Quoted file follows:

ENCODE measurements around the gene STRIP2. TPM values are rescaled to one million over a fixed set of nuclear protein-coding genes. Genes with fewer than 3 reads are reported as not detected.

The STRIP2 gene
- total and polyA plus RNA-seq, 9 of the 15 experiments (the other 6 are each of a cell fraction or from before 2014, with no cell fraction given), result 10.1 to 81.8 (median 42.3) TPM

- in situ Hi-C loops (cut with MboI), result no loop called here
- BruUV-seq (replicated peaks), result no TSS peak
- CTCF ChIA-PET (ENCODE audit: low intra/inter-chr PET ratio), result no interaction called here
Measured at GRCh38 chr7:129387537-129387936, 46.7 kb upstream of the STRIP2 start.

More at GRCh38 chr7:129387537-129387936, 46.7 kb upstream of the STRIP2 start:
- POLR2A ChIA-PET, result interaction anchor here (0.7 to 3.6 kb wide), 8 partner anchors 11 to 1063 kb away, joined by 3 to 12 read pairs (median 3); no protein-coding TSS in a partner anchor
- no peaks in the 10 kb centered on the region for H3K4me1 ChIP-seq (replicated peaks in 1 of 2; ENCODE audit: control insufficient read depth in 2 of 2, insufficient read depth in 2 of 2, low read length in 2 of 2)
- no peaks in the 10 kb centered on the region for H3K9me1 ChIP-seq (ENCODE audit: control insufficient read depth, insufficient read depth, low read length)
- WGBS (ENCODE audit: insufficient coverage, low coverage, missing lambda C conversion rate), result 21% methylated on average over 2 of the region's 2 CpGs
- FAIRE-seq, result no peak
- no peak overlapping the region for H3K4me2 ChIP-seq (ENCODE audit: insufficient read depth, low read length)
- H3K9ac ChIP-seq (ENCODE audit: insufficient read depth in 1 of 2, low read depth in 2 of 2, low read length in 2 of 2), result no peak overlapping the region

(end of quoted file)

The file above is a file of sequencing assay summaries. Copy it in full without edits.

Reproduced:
ENCODE measurements around the gene STRIP2. TPM values are rescaled to one million over a fixed set of nuclear protein-coding genes. Genes with fewer than 3 reads are reported as not detected.

The STRIP2 gene
- total and polyA plus RNA-seq, 9 of the 15 experiments (the other 6 are each of a cell fraction or from before 2014, with no cell fraction given), result 10.1 to 81.8 (median 42.3) TPM

- in situ Hi-C loops (cut with MboI), result no loop called here
- BruUV-seq (replicated peaks), result no TSS peak
- CTCF ChIA-PET (ENCODE audit: low intra/inter-chr PET ratio), result no interaction called here
Measured at GRCh38 chr7:129387537-129387936, 46.7 kb upstream of the STRIP2 start.

More at GRCh38 chr7:129387537-129387936, 46.7 kb upstream of the STRIP2 start:
- POLR2A ChIA-PET, result interaction anchor here (0.7 to 3.6 kb wide), 8 partner anchors 11 to 1063 kb away, joined by 3 to 12 read pairs (median 3); no protein-coding TSS in a partner anchor
- no peaks in the 10 kb centered on the region for H3K4me1 ChIP-seq (replicated peaks in 1 of 2; ENCODE audit: control insufficient read depth in 2 of 2, insufficient read depth in 2 of 2, low read length in 2 of 2)
- no peaks in the 10 kb centered on the region for H3K9me1 ChIP-seq (ENCODE audit: control insufficient read depth, insufficient read depth, low read length)
- WGBS (ENCODE audit: insufficient coverage, low coverage, missing lambda C conversion rate), result 21% methylated on average over 2 of the region's 2 CpGs
- FAIRE-seq, result no peak
- no peak overlapping the region for H3K4me2 ChIP-seq (ENCODE audit: insufficient read depth, low read length)
- H3K9ac ChIP-seq (ENCODE audit: insufficient read depth in 1 of 2, low read depth in 2 of 2, low read length in 2 of 2), result no peak overlapping the region